The Critical Role of Investigators in the Criminal Justice System

    The investigator arguably has the most influential and critical role to play in the criminal justice system because the investigation provides the material over which attorneys subsequently argue and which judges and juries use to make life-changing decisions. It’s the investigator’s representation of the facts and evidence that are subsequently given to the masses to rend to pieces in all their righteous fury. It’s the facts of the investigation that subsequently influence the shaping of public policy.

    Leave public policy to the politicians. Leave social justice to the court of public opinion. Leave advocating for an individual’s innocence or guilt to the lawyers. Leave the judgment call to the judge or jury. Instead, focus on conducting an objective investigation as a preserver of truth.

    The investigator, unlike the attorney, the judge, or the jury, has no compelling reason to advocate for anything but the truth—which is accomplished through an objective investigation. Although there is certainly pressure to “pick a side” by various external forces, there is no ethical or legal obligation to do so. In order to preserve the integrity of the investigation, the investigator must resist bending to the pressures of special interest or politics. These are toxic to the truth.

    “There are no Facts, Only Interpretations”

    The law is surprisingly amenable to strong evidence that has been accurately represented in an objective way. Nevertheless, it’s not the evidence per se that decides guilt or innocence but the interpretation of it that’s a determinative factor. As Nietzsche said, “there are no facts, only interpretations.” All the more reason to ensure that the evidence the investigator initially presents is represented as accurately as possible to enable a more accurate interpretation of it later.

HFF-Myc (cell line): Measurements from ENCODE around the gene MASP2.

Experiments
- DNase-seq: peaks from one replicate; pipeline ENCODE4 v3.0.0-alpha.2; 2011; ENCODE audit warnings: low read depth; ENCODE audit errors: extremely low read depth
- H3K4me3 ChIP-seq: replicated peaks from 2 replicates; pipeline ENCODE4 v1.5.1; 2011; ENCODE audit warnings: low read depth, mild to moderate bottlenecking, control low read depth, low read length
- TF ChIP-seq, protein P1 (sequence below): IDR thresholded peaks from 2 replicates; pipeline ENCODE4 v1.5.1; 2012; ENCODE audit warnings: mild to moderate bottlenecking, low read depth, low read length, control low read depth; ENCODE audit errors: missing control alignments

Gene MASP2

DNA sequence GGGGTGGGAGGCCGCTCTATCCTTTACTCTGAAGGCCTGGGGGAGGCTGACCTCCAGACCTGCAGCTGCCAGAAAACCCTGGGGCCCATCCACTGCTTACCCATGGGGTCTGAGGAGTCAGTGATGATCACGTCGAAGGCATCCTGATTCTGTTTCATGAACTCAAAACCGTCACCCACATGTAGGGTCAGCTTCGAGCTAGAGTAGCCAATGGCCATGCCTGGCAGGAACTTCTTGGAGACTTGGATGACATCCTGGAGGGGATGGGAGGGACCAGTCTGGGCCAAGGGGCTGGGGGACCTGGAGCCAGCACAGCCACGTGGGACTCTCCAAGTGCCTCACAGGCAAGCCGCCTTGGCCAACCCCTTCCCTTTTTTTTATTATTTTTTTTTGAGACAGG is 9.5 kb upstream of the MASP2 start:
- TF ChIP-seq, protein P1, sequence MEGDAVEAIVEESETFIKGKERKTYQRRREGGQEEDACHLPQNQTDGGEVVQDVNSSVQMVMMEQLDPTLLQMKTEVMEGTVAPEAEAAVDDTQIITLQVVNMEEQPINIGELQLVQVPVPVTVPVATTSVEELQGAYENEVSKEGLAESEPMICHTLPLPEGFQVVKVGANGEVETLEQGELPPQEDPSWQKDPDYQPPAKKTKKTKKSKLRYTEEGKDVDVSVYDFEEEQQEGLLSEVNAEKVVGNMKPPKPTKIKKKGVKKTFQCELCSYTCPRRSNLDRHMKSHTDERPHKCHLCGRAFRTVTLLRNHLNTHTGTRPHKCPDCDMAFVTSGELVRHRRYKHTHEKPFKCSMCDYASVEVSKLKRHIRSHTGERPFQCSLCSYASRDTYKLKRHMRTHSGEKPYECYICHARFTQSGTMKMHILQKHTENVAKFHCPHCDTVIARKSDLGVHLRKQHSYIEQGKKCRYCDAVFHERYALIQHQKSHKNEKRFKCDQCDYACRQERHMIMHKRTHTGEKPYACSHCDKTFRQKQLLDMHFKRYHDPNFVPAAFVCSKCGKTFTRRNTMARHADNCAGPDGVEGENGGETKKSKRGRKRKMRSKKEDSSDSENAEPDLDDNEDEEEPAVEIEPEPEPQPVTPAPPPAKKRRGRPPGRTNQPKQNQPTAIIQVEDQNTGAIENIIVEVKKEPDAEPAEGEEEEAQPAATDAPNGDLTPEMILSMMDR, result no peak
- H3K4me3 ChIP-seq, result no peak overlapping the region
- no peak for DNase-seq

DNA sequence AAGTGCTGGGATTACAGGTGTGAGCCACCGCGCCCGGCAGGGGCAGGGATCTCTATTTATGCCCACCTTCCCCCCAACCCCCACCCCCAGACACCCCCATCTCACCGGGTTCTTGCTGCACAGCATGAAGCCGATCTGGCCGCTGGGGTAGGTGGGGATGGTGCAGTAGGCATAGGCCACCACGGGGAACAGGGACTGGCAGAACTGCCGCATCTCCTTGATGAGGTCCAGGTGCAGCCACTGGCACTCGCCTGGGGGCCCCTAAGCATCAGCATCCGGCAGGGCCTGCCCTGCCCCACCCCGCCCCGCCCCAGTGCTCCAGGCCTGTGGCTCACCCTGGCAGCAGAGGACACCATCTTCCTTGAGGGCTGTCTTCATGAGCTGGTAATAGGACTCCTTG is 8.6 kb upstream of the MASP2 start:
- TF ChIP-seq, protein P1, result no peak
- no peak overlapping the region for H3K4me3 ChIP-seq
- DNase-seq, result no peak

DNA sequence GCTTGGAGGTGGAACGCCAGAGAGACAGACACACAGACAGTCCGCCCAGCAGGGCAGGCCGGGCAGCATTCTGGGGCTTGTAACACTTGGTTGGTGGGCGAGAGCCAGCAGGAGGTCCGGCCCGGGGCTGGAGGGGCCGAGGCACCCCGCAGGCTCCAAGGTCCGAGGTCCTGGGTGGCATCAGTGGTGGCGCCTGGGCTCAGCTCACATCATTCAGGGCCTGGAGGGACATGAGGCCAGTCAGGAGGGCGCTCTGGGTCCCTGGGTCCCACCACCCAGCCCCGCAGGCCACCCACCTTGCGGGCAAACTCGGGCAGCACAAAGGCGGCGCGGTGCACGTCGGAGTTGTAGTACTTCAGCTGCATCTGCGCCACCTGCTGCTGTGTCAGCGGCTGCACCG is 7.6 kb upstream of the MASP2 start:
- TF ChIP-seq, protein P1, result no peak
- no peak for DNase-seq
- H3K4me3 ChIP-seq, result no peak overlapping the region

One Small Part in the Criminal Justice Process, One Giant Part of Justice

    Ultimately, it’s not the adjudicative stage of the criminal justice process where justice is served but the investigative stage. Thus, because the facts and evidence from an investigation are what influences a decision to acquit or convict a person suspected of committing a crime, the investigator must ensure that the facts and evidence presented in their report are accurate and objective.

    It is not the job of the investigator to determine guilt or innocence. It is their job to investigate objectively, remaining self-aware of personal biases that could potentially taint their representation of the facts and evidence, in order to ensure that the result that comes from their investigation is a just result because it is based on an accurate representation of the actual situation.

    For the investigators who actually care about finding the “truth” of a matter, although we can’t ever know the absolute truth in pure form, we can, through our objectivity in investigating, produce more accurate results than not. In the words of Norman Vincent Peale, “Shoot for the moon. Even if you miss, you’ll land among the stars.”